Myanmar Military, Arakan Army Confirm Indirect Talks as Some Refugees Head Home

Gestures toward peace talks follow three weeks without fighting in Rakhine state.
Myanmar Military, Arakan Army Confirm Indirect Talks as Some Refugees Head Home Residents, who fled from conflict between the Myanmar army and the Arakan Army (AA), arrive at a temporary refugee camp at a monastery in Sittwe, Rakhine State, June 29, 2020.

Myanmar’s military and the rebel Arakan Army are holding indirect talks through mediators to try to build on a three-week lull in fighting in Rakhine state since elections, spokesmen for the warring sides told RFA.

While contacts through a third party attempt to put an end to a two-year-long war between rebel troops and government forces has killed more than 300 civilians and displaced about 226,000 others, some war refugees have already to villages, in the face of landmines and other unexploded ordnance.

Leader Aung San Suu Kyi and her ruling National League for Democracy won a second five-year mandate in Nov. 8 general elections that were followed by an NLD outreach to ethnic-based political parties, gestures toward peace talks from the country’s powerful military, and three weeks without fighting in Rakhine state.

Myanmar military spokesman Major General Zaw Min Tun described the recent developments as creating “very good conditions” in a news conference Nov. 27.

 “Now, it has been 20 days without armed combats in entire region. For us, the soldiers, every minute that the war stops is beneficial to us. I think it would be the same for the local civilians,” he said of the Rakhine state conflict.

 “It is a big deal that we have avoided any armed combat for over half of a month. It is good for compliance on both sides. We hope things will get better from here,” said Zaw Min Tun.

 The spokesman didn’t specify the groups acting as intermediaries, but on Nov. 25 he told RFA that lower-level personnel are in talks with the AA through unofficial conduits such as community leaders.

 “The most important thing is to stop the gunfire in the places where there were armed engagements. It takes both sides to stop gunfire.

 “To achieve that goal, it requires both troops on the ground to talk. Only when the troops on the ground cooperate can the policy makers be able to work together,” said Zaw Min Tun.

Khine Thukha, spokesman for the AA, which is fighting for more autonomy for ethnic Rakhines, confirmed the mutual ceasefire to RFA’s Myanmar Service.

“There has been a mutual ceasefire on both sides to build trust between troops. We have been negotiating through the middlemen to go forward to the next step of meeting for peace talks in person,” he told RFA.

The government declared the AA an illegal organization and terrorist group in March – a designation that will have to be removed to advance talks.

Political analyst Maung Maung Soe said there are precedents for moving from a ceasefire to more serious talks and for shedding the illegal organization label.

“There are many problems in Rakhine State, and above all, securing a ceasefire agreement should be the first priority,” he said.

“I think the rest of the problems in Rakhine could be resolved one by one once there is peace agreement,” Maung Maung Soe told RFA.

The volunteers helping refugees displaced by fighting in Rakhine state told RFA that many who had fled their villages during the armed conflict are now starting to return to their homes in war-torn Rathedaung, Kyaukphyu, Ponnagyun and Mrauk-U Townships.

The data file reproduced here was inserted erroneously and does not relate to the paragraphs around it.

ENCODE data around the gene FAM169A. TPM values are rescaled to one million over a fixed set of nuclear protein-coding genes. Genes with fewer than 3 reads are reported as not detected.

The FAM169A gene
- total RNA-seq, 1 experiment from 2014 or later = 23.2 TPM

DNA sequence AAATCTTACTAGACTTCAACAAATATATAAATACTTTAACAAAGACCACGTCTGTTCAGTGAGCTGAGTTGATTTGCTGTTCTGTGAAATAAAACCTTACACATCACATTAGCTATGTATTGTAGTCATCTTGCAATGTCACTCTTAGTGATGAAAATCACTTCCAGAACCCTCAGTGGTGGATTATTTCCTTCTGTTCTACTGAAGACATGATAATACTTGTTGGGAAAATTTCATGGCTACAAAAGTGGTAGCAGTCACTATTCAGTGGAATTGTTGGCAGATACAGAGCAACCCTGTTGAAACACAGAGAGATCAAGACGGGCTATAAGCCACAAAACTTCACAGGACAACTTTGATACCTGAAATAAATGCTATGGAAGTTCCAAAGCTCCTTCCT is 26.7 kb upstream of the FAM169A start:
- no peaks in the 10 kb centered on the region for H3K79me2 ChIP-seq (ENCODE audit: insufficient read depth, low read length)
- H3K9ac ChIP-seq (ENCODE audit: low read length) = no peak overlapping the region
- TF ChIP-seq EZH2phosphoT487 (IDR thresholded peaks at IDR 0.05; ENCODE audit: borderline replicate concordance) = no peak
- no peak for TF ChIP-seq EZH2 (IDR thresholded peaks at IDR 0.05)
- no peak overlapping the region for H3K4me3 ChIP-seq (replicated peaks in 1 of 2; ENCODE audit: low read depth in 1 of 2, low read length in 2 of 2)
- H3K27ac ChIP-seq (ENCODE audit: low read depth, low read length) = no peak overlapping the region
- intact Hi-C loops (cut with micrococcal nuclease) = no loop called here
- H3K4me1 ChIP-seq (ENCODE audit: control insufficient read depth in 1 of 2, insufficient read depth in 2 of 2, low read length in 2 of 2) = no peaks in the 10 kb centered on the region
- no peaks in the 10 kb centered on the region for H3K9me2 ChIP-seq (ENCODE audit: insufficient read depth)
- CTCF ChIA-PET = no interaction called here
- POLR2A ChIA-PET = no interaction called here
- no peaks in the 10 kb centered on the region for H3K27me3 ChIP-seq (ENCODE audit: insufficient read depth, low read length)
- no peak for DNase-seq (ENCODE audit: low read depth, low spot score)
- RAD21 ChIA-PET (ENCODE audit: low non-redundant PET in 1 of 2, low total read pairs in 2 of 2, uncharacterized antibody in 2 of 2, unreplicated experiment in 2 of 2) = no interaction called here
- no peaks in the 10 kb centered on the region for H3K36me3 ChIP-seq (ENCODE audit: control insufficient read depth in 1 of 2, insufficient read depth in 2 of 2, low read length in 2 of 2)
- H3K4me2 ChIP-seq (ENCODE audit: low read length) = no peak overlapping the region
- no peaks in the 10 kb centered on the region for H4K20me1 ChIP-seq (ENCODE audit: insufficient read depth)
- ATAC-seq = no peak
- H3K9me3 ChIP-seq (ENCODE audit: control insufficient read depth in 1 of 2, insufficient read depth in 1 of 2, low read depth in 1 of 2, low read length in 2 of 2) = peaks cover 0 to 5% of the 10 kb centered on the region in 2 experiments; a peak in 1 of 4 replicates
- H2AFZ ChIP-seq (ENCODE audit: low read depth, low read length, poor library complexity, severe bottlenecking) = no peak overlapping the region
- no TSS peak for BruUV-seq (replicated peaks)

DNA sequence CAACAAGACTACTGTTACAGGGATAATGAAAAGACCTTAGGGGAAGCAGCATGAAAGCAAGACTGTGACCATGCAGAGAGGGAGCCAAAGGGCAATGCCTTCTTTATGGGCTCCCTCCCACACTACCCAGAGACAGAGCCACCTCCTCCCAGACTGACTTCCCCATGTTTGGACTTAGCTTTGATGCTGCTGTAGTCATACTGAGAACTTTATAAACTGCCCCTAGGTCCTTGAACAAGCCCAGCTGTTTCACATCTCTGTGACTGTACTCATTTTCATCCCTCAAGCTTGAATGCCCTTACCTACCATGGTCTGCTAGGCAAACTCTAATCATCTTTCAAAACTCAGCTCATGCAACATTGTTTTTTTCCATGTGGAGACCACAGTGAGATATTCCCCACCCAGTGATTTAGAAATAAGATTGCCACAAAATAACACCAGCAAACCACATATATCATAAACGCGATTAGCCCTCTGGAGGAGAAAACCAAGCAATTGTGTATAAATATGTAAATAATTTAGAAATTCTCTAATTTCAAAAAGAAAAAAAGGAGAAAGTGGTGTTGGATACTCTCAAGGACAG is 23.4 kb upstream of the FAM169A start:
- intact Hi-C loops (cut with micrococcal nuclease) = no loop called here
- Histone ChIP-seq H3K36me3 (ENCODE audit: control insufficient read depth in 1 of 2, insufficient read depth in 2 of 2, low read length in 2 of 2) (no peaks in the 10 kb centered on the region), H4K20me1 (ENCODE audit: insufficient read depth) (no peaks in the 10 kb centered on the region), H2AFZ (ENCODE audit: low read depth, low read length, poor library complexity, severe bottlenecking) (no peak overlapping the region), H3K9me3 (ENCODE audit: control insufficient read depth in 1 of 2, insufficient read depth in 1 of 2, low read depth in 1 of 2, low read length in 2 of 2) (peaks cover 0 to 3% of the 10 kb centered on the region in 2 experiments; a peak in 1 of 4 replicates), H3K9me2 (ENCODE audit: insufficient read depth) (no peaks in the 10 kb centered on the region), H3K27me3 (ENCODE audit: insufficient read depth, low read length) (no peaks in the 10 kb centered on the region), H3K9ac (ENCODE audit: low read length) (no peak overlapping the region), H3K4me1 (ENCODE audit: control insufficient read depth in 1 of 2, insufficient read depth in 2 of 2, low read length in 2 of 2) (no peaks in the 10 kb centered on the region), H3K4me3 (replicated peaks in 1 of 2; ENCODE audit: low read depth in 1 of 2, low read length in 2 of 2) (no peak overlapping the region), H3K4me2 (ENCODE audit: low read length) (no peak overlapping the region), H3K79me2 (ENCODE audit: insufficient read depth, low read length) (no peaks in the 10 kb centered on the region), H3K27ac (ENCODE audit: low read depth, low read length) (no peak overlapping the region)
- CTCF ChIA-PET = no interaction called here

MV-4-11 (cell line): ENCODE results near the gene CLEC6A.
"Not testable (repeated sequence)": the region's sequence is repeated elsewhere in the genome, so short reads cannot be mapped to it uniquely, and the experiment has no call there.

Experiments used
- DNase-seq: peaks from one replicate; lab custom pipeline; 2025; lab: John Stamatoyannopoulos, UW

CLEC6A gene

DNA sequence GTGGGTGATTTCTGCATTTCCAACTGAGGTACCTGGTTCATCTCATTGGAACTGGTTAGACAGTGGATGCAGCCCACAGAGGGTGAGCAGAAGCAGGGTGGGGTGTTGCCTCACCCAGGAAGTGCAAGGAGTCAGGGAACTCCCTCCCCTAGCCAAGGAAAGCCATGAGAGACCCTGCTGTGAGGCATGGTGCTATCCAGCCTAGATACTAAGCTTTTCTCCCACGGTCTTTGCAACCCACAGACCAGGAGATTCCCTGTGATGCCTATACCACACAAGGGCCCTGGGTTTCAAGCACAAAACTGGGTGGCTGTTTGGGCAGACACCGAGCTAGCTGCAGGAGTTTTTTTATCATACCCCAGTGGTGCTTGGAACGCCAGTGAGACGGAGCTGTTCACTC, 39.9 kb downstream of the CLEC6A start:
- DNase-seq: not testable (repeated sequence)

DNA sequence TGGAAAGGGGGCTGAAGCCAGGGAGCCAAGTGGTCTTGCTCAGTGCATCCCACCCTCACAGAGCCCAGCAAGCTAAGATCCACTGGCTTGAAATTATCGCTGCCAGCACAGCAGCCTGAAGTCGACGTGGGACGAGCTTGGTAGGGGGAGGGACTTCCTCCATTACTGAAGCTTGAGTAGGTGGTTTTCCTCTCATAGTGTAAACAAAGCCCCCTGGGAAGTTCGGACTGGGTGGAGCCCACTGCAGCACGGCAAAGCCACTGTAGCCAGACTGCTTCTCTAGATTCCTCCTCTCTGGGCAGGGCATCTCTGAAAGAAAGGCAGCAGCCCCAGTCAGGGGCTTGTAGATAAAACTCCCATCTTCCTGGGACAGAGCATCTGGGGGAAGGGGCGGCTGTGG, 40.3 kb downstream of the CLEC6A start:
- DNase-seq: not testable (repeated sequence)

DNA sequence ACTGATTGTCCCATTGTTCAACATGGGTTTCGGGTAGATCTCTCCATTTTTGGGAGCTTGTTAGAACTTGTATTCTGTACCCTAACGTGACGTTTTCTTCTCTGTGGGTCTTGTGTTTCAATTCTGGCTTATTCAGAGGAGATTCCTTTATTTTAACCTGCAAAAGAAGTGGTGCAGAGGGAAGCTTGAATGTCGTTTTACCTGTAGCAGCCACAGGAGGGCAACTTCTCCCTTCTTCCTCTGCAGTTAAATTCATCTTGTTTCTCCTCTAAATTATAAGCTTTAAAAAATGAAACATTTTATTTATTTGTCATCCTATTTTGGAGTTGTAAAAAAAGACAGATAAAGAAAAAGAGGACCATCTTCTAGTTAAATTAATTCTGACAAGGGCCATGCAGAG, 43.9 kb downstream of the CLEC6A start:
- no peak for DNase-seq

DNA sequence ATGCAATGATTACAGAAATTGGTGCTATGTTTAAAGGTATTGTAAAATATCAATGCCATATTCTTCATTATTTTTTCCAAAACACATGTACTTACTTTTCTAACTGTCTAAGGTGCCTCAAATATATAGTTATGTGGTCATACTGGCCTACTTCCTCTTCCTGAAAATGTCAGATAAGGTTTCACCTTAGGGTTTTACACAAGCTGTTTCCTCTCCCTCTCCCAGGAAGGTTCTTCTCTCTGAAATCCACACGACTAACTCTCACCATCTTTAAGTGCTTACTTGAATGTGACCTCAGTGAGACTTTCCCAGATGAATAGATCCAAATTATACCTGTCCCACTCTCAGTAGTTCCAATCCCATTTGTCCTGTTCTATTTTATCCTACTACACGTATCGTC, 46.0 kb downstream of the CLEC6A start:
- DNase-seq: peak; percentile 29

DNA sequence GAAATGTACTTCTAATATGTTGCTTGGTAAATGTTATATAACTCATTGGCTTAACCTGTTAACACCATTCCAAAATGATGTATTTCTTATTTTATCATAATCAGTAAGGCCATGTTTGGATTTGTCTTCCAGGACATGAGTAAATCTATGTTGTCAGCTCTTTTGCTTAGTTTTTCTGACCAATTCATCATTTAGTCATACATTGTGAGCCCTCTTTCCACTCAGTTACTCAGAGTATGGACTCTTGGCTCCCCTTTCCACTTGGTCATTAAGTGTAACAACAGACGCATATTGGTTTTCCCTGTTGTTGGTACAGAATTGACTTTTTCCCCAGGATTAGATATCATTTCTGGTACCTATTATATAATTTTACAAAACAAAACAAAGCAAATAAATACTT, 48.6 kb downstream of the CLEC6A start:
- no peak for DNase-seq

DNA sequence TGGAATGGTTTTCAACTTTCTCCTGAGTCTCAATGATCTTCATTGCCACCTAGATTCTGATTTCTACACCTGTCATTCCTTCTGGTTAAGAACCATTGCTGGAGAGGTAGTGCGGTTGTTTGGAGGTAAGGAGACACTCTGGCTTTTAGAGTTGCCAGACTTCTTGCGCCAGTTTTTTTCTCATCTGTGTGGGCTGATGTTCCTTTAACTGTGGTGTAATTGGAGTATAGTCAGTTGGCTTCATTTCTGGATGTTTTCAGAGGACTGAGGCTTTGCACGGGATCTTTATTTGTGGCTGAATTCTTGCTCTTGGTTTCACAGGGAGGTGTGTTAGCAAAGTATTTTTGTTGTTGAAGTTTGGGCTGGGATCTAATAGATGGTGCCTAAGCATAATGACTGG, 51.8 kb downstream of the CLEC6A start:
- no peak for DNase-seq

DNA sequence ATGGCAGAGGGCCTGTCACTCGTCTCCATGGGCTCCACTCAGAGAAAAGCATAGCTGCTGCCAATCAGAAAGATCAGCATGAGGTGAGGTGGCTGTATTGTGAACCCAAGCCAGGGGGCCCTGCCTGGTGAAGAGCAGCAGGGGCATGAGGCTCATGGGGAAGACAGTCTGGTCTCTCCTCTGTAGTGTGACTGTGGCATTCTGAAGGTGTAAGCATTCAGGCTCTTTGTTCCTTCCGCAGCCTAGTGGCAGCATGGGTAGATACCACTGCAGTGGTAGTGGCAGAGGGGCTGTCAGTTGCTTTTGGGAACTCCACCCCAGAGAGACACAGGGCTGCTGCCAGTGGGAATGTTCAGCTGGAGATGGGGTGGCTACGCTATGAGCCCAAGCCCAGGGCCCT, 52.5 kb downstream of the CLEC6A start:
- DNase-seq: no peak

The Rakhine state government has recently begun collecting data on those who fled armed conflict in the state in order to start bringing some people home.

The Rakhine government is “collecting information on the people who cannot go home,” said spokesman Win Myint.

“We need to know their problems,” he told RFA. “We will figure out how we can help these people who cannot go home.”

More than 1,000 families from 22 villages from Paletwa and Kyauktaw townships are taking shelter in Nyaung Chaung refugee camp in Kyauktaw township, and many say it is too early to go home.

Three of the 22 villages--Tin Ma Gyi, Upper Tin Ma and Pyaing Taing -- have been burned down entirely while in other villages, a portion of the houses were destroyed by fire.

“I cannot go home. My village has been burned down. My home is gone,” said Ma Hla Yee from Tin Ma Gyi village. 

“I am struggling to survive here but I cannot go home either,” said the widow, who lost 25 cows and her supplies of rice and potatoes.

Oo San Thaung said he lost his home and rice supplies and feared returning because of landmines and remaining troops near his community in Tin Ma Gyi village.

“We want to return only when there is consistent peace and conditions are safe for us.

“There are still troops in the area. We are worried that our lives will be in danger again.”

 Khine Myo Aung, the person in charge of the Nyaung Chaung refugee camp, said those displaced by war face huge challenges.

 “The winter months have arrived. We need enough warm clothes for seniors and children. We need blankets too. We need many other essentials,” he told RFA.

As many as 30,000 displaced villagers have already returned home on their own, said Zaw Zaw Tun of the Rakhine Ethnics Congress, an NGO which helps war refugees.

“They have returned because there is no more combat. They have been following the news from their home villages,” he told RFA.

“But we know that there are no guarantees that the armed conflicts are completely over,” said Zaw Zaw Tun.

“We are concerned that they took the risk and returned home, especially since there are many land mines in the area surrounding the village.”

 Reported by Thet Su Aung, Nayrein Kyaw and Ni Min Tun for RFA’s Myanmar Service. Translated by Ye Kaung Myint Maung. Written in English by Paul Eckert.


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